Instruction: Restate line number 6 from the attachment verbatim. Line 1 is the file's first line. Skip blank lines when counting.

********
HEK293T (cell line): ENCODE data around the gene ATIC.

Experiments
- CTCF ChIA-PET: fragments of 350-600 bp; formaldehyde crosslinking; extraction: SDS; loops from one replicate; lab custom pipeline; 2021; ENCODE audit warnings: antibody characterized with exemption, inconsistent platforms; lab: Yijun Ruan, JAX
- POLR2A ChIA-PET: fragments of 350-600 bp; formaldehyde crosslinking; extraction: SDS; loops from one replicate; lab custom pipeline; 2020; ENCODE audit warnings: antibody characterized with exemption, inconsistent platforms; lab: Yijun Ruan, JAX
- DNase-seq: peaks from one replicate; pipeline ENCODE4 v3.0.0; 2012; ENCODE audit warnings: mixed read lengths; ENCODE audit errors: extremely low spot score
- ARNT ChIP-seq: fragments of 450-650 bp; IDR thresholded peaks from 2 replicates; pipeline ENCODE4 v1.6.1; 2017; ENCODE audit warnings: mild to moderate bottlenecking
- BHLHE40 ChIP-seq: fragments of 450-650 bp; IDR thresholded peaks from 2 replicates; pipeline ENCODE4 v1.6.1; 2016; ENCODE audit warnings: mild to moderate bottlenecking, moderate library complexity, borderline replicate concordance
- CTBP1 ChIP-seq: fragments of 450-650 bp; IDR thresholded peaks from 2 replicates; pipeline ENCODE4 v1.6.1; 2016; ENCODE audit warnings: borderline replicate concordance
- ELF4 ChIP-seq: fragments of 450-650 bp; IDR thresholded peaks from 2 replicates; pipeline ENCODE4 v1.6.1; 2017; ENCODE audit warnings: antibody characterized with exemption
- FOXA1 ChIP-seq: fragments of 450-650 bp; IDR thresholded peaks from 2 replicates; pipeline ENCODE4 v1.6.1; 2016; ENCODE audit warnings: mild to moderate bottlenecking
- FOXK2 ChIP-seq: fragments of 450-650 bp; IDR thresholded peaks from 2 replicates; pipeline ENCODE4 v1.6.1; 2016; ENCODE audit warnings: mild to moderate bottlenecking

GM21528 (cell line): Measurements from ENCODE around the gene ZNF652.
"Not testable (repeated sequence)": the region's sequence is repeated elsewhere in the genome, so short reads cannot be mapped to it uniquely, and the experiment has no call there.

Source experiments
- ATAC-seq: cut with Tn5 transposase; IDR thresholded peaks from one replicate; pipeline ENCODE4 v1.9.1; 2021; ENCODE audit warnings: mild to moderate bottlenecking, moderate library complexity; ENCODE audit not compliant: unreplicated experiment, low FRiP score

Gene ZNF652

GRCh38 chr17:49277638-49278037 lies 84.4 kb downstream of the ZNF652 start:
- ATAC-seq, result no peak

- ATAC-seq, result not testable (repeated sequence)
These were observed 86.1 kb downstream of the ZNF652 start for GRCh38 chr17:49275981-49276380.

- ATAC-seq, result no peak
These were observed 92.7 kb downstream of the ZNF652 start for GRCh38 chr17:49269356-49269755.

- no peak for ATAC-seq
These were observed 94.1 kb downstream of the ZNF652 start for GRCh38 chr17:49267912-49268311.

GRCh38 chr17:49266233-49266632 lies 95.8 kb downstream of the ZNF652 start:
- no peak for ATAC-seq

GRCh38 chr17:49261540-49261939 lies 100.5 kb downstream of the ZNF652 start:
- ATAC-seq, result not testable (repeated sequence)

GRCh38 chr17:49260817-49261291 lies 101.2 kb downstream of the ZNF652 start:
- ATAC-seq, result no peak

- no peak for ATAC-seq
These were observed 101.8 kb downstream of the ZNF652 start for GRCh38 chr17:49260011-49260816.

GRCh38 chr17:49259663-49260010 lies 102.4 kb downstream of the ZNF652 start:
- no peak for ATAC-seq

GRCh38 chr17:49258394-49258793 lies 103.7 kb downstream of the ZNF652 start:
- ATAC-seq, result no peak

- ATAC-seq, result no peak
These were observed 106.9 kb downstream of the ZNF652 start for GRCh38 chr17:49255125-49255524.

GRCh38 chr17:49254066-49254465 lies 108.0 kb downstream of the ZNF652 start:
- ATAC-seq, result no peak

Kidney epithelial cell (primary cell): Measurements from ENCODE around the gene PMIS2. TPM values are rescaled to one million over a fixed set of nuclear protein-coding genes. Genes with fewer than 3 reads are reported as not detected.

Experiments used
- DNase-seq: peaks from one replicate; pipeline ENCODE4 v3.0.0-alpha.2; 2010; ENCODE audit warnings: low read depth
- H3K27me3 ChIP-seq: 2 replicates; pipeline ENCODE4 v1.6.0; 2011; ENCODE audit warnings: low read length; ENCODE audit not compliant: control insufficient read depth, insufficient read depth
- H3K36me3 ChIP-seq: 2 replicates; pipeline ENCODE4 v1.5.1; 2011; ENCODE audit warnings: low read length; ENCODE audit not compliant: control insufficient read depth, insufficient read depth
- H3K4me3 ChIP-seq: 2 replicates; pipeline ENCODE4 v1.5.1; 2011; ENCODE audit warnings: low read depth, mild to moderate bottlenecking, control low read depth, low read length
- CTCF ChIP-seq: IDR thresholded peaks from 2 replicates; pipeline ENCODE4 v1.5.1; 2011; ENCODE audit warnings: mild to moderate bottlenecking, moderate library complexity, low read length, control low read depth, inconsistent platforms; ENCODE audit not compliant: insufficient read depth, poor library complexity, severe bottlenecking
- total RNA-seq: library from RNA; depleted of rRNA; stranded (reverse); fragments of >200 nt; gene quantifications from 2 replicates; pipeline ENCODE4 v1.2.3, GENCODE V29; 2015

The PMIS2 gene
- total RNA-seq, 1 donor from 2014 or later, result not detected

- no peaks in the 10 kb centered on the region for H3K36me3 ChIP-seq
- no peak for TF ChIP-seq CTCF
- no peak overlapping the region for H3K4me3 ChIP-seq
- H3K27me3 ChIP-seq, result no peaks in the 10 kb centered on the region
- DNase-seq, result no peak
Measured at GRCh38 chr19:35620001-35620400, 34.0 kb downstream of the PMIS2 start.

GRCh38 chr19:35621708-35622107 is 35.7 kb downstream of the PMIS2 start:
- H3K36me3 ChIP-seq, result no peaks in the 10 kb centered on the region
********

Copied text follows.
- ARNT ChIP-seq: fragments of 450-650 bp; IDR thresholded peaks from 2 replicates; pipeline ENCODE4 v1.6.1; 2017; ENCODE audit warnings: mild to moderate bottlenecking